Jeremiah Allen (PhD Student)
Following his interests in conservation biology, Jeremiah joined our lab during Summer 2018 as a researcher on the Hawaiian Conservation Projects, in collaboration with Dr. Valerie Pence at the Cincinnati Zoo and Botanical Garden. Jeremiah is currently develop molecular markers in a variety of endangered Hawaiian plant taxa known as exceptional species.
Dr. Megan Philipott (PhD, 2018)
Megan was coadvised with Dr. Valerie Pence at the Cincinnati Zoo and Botanical Garden’s Center for the Reintroduction of Endangered Wildlife (CREW) facility to examine the effect of different tissue storage technique on DNA quality of plant tissue. She is now a post-doc at the CREW facility just down the street from our laboratory.
Robert Tunison (MS Student, 2018)
Rob finished his MS degree during Summer 2018, after focusing on the question of how best to characterize global biodiversity on a country by country basis. Rob has been intimately involved in the Publication Bias project, contributing his coding expertise and ability to manipulate large data sets. To top it off, he is a first-rate birder and talented botanist in the field. He is now a PhD student at Michigan Technological University.
Dr. Sunita Yadav (PhD, 2015)
Sunita designed a project with the Hawaiian endemic plant genus, Schiedea, combining her expertise with GIS with her interest in plant reproductive biology, breeding systems, and population genetics. She now works for a federal agency using her mapping expertise and interest in plant species.
Dr. Susan (Evy) Jaconis (PhD, 2015)
Susan was interested in the effects of air pollution, namely particulate matter (PM), on the health and reproduction of plant populations. She is now the Director of Research at the US Dry Pea and Lentil Council In Pullman, Washington.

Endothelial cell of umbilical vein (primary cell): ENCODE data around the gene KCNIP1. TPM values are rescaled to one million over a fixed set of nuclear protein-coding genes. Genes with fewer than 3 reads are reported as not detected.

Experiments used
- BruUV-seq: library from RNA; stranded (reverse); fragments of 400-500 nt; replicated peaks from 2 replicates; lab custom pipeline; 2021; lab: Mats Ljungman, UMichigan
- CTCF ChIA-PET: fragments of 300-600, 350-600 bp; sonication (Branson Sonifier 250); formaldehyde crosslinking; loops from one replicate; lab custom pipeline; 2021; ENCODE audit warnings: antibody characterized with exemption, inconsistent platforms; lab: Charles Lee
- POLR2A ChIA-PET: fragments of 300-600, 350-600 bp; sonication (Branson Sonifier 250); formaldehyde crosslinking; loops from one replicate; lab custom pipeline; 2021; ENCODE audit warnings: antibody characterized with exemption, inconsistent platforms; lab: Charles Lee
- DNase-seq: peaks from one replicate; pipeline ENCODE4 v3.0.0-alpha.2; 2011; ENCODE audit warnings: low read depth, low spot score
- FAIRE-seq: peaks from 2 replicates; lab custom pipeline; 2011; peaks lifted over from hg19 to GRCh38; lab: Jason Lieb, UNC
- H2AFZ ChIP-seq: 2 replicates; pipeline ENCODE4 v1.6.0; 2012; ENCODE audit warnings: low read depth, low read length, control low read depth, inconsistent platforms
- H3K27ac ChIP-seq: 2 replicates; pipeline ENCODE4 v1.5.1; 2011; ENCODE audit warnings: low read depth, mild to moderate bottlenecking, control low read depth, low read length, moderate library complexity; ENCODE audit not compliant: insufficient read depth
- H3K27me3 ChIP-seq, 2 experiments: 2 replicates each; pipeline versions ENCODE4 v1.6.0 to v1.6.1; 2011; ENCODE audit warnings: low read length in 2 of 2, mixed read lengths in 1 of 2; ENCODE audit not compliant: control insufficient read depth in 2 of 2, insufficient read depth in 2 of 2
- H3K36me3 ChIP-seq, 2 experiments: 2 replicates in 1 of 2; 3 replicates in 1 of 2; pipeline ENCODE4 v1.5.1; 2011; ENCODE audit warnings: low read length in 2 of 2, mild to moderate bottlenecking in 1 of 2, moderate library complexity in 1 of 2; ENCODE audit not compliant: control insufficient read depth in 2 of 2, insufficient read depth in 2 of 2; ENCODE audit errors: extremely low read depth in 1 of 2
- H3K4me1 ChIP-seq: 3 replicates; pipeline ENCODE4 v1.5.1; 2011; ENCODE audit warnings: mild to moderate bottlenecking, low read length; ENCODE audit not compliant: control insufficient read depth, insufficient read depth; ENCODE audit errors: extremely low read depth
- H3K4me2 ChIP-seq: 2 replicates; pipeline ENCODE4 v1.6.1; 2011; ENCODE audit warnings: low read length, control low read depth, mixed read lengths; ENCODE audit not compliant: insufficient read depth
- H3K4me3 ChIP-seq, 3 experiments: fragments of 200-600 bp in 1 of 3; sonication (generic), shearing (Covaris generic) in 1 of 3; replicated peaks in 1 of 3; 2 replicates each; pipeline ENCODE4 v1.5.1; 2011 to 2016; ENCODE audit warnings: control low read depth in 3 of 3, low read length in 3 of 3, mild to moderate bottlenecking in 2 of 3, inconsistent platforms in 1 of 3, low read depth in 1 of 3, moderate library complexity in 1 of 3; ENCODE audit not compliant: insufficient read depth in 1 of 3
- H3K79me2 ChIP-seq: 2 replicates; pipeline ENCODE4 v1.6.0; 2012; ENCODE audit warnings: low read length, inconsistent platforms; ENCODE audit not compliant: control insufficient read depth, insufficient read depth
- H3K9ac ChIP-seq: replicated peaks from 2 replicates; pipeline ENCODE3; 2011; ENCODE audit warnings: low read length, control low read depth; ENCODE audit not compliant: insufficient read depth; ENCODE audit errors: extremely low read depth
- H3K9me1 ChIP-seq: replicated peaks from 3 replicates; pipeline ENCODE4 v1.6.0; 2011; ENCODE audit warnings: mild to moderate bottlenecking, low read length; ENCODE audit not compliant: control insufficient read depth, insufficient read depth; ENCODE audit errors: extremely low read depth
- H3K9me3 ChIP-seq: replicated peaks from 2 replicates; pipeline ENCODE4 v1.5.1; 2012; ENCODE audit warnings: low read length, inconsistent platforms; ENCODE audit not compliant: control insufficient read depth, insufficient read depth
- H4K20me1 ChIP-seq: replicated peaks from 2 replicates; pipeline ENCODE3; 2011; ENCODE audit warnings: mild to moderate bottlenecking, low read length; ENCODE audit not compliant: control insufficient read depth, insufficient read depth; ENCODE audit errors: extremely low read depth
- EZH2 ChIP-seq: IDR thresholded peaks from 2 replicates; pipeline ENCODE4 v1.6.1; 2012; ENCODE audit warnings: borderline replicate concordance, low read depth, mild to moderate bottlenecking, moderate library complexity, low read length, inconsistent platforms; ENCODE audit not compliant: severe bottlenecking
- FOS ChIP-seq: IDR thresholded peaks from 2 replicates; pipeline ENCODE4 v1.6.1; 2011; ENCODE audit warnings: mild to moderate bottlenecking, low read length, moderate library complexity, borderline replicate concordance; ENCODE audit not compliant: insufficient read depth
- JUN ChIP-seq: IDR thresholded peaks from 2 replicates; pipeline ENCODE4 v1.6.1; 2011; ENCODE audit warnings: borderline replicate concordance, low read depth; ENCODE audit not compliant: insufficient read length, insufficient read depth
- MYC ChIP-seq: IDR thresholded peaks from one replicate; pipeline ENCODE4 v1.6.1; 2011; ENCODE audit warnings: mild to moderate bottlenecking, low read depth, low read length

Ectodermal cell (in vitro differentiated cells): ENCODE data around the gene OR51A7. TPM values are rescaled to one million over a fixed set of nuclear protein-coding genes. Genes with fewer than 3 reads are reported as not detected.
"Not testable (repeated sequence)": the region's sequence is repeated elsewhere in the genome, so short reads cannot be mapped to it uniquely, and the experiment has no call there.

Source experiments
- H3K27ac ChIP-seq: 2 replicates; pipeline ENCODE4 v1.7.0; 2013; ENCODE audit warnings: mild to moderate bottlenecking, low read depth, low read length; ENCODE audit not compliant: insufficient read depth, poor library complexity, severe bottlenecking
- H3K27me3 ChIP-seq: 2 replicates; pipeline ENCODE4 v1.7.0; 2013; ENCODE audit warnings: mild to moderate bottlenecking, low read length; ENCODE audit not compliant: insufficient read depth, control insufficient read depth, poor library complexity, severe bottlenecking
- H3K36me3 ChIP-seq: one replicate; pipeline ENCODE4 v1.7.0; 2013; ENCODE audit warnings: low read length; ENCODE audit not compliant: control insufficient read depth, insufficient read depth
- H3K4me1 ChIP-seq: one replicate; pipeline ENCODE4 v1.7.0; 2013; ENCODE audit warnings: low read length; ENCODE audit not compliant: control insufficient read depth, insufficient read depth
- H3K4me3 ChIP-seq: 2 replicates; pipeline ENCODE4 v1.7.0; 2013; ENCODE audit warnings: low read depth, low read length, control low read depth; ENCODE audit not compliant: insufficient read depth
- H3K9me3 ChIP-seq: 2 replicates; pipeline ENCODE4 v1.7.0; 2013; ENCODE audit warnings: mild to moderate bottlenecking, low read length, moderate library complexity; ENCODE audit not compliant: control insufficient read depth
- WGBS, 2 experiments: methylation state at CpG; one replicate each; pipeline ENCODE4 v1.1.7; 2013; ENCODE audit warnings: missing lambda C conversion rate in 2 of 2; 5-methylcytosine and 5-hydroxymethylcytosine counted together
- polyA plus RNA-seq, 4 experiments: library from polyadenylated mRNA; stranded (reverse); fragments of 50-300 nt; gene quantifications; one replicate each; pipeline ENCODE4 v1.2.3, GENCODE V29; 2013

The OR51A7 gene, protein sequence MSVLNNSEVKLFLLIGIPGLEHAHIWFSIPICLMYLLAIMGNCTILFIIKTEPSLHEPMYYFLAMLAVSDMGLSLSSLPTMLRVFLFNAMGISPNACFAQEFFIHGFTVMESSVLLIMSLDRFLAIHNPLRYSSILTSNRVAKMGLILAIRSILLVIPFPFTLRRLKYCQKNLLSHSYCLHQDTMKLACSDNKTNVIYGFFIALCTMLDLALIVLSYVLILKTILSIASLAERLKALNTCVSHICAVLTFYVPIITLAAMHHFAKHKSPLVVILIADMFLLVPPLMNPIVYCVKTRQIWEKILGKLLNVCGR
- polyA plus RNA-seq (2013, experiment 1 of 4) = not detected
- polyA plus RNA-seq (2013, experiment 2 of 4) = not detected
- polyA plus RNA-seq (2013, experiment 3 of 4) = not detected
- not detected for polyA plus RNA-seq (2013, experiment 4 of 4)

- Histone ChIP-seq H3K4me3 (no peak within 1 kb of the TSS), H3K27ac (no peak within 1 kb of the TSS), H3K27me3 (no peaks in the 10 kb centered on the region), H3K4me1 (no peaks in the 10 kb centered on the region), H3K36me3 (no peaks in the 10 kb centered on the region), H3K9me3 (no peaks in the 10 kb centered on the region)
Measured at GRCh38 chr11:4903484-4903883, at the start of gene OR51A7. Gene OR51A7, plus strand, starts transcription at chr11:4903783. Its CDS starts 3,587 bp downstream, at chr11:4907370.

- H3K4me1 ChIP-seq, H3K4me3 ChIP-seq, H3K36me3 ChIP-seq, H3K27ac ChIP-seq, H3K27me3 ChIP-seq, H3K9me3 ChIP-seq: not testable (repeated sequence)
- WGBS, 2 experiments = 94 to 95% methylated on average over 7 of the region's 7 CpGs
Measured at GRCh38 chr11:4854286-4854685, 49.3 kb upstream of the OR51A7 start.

Francis Cartieri (MS student)
Francis was working on an empirical study investigating how to define a species within the Camassia species complex, using integrative taxonomy of different data sets (genetic, phylogenetic, morphometric, and ecological niche modeling). Such research is not only part of his MS degree in biology, but it also complemented Francis’ concurrent pursuit of a PhD degree in the Philosophy Department. Francis now manages a research lab in Pittsburgh.
Dr. Alina Avanesyan (PhD, 2014)
Alina focused on plant-insect interactions. Specifically, she is examining two questions: (1) Do invasive and native plants differ in their physiological responses to generalist herbivore insects, such as grasshoppers?, and (2) Is feeding behavior of grasshoppers different with regards to invasive and native plant species? Alina has also develoed a molecular technique using PCR for accurate detection of plant meals from grasshoppers’ guts (see article). Alina is now post-docing at the University of Maryland.
Allison Mastalerz, MS (July 2013)
After working in the Culley lab as an undergraduate student, Allison entered the graduate program to pursue her interest in invasive species, specifically those in the early stages of invasions. She compared invasion metrics and surveyed forests in urban and rural areas of Southwestern Ohio to examine the invasion dynamics of ornamental plant species. Allison now is an instructor for the Biological Sciences Department at UC.
Dr. Richard Stokes, PhD (August 2012)